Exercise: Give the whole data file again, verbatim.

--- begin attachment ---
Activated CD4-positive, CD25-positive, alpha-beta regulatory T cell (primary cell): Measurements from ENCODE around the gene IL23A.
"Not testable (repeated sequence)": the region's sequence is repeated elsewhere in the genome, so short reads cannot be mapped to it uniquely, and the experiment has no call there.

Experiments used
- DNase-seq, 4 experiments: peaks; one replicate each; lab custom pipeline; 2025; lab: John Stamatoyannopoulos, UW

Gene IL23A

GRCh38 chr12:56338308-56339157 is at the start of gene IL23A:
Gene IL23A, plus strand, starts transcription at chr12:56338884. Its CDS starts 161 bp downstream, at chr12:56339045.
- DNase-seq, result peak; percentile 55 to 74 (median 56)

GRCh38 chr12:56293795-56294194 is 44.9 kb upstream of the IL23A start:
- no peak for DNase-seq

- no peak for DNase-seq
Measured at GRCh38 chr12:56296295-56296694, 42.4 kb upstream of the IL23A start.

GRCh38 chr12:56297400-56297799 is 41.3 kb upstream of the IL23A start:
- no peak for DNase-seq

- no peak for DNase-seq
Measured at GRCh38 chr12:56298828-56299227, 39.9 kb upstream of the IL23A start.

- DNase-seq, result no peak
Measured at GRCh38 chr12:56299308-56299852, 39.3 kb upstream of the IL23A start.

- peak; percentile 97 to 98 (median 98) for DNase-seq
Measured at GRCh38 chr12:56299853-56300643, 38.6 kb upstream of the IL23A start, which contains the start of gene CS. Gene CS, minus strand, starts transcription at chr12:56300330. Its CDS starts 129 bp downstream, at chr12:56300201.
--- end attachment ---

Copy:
Activated CD4-positive, CD25-positive, alpha-beta regulatory T cell (primary cell): Measurements from ENCODE around the gene IL23A.
"Not testable (repeated sequence)": the region's sequence is repeated elsewhere in the genome, so short reads cannot be mapped to it uniquely, and the experiment has no call there.

Experiments used
- DNase-seq, 4 experiments: peaks; one replicate each; lab custom pipeline; 2025; lab: John Stamatoyannopoulos, UW

Gene IL23A

GRCh38 chr12:56338308-56339157 is at the start of gene IL23A:
Gene IL23A, plus strand, starts transcription at chr12:56338884. Its CDS starts 161 bp downstream, at chr12:56339045.
- DNase-seq, result peak; percentile 55 to 74 (median 56)

GRCh38 chr12:56293795-56294194 is 44.9 kb upstream of the IL23A start:
- no peak for DNase-seq

- no peak for DNase-seq
Measured at GRCh38 chr12:56296295-56296694, 42.4 kb upstream of the IL23A start.

GRCh38 chr12:56297400-56297799 is 41.3 kb upstream of the IL23A start:
- no peak for DNase-seq

- no peak for DNase-seq
Measured at GRCh38 chr12:56298828-56299227, 39.9 kb upstream of the IL23A start.

- DNase-seq, result no peak
Measured at GRCh38 chr12:56299308-56299852, 39.3 kb upstream of the IL23A start.

- peak; percentile 97 to 98 (median 98) for DNase-seq
Measured at GRCh38 chr12:56299853-56300643, 38.6 kb upstream of the IL23A start, which contains the start of gene CS. Gene CS, minus strand, starts transcription at chr12:56300330. Its CDS starts 129 bp downstream, at chr12:56300201.